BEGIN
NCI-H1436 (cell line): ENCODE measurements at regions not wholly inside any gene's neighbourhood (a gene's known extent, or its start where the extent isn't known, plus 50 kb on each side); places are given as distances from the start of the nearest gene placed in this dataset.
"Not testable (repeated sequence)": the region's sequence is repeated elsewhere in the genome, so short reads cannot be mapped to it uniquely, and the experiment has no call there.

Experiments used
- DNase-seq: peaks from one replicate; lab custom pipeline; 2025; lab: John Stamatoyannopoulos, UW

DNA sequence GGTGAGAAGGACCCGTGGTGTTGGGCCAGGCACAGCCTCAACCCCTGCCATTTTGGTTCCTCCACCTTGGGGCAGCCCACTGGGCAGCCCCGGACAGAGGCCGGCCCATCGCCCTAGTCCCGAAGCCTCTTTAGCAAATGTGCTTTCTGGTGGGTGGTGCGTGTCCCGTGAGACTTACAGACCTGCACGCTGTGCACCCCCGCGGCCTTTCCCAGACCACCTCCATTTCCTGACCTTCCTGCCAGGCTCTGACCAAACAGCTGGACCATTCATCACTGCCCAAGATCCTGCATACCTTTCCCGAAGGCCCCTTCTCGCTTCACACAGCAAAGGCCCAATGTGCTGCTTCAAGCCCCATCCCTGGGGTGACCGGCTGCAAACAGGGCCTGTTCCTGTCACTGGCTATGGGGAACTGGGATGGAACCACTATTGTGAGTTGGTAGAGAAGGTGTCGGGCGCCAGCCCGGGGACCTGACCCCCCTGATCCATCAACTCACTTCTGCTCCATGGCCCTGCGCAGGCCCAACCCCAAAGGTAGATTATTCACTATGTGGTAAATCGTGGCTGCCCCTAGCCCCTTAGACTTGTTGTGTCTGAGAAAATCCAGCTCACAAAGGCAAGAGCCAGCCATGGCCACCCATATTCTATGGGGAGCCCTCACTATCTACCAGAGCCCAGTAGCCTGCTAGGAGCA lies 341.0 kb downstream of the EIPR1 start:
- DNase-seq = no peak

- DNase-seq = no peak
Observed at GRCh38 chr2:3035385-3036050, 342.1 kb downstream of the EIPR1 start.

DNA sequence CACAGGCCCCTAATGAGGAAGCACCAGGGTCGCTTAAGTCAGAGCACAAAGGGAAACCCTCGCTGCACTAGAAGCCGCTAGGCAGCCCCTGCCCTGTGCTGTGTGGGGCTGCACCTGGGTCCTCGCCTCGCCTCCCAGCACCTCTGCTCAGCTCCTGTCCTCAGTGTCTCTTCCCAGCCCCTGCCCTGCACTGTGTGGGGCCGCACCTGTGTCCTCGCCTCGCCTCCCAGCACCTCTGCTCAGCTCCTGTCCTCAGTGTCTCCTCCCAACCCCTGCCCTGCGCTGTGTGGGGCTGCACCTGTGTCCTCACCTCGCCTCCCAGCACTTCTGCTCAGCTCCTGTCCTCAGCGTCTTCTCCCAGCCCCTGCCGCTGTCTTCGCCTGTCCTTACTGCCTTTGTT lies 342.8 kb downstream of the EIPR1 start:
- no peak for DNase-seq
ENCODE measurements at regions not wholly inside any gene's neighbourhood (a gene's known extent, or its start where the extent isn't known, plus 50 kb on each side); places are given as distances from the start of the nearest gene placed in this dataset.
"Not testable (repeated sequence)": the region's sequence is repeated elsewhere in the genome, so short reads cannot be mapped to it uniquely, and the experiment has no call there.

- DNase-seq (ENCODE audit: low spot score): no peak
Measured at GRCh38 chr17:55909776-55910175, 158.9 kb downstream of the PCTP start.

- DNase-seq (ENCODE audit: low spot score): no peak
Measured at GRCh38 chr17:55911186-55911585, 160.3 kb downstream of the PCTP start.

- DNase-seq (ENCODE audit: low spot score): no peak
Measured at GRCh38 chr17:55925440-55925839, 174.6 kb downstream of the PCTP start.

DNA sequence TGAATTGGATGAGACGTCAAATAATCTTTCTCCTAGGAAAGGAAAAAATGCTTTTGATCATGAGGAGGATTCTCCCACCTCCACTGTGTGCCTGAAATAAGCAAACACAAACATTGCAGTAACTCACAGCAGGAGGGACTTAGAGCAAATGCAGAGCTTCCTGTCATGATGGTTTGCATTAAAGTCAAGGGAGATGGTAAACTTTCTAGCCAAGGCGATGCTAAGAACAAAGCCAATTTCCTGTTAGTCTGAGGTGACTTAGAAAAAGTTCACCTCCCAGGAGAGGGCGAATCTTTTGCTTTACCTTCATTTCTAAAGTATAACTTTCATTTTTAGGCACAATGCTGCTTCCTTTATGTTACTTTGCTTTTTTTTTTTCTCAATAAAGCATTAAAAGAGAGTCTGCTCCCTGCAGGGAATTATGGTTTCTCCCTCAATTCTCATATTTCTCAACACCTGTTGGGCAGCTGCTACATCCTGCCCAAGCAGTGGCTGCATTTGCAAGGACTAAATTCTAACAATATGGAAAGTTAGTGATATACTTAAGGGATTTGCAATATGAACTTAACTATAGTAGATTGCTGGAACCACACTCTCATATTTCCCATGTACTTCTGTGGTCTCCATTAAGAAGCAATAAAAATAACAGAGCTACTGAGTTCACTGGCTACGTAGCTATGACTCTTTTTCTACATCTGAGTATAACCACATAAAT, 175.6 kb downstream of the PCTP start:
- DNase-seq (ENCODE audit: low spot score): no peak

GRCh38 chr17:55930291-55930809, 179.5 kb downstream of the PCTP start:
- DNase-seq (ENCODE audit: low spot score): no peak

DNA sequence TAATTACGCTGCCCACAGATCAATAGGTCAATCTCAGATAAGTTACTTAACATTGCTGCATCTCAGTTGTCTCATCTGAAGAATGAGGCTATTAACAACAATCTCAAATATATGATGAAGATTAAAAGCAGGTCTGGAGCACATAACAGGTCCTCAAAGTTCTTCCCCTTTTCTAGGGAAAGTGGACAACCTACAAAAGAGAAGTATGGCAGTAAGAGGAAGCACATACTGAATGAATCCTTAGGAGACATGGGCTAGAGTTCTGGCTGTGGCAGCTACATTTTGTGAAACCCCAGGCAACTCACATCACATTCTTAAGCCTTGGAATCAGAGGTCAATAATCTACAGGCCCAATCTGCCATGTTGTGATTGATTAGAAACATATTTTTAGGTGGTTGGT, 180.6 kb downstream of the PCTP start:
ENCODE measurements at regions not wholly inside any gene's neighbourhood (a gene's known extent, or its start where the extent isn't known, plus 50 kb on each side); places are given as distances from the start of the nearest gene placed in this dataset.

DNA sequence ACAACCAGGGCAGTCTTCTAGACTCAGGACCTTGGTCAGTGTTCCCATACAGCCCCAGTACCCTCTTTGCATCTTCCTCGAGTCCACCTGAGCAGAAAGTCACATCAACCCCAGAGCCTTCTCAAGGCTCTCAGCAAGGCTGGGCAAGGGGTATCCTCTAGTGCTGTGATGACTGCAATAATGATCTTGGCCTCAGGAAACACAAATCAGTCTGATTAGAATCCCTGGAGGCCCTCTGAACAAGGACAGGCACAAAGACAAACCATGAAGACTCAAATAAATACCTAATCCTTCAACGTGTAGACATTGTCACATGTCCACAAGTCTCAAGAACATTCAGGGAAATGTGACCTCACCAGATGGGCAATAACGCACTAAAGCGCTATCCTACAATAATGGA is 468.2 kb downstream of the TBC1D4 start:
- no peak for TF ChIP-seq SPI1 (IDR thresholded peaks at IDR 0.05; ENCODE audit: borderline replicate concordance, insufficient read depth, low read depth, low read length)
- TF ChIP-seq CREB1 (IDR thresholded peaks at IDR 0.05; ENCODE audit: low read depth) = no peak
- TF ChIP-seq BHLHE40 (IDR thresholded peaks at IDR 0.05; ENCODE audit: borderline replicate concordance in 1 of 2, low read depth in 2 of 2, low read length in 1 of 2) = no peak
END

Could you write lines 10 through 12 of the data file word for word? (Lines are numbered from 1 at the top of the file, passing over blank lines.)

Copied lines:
- no peak for DNase-seq
ENCODE measurements at regions not wholly inside any gene's neighbourhood (a gene's known extent, or its start where the extent isn't known, plus 50 kb on each side); places are given as distances from the start of the nearest gene placed in this dataset.
"Not testable (repeated sequence)": the region's sequence is repeated elsewhere in the genome, so short reads cannot be mapped to it uniquely, and the experiment has no call there.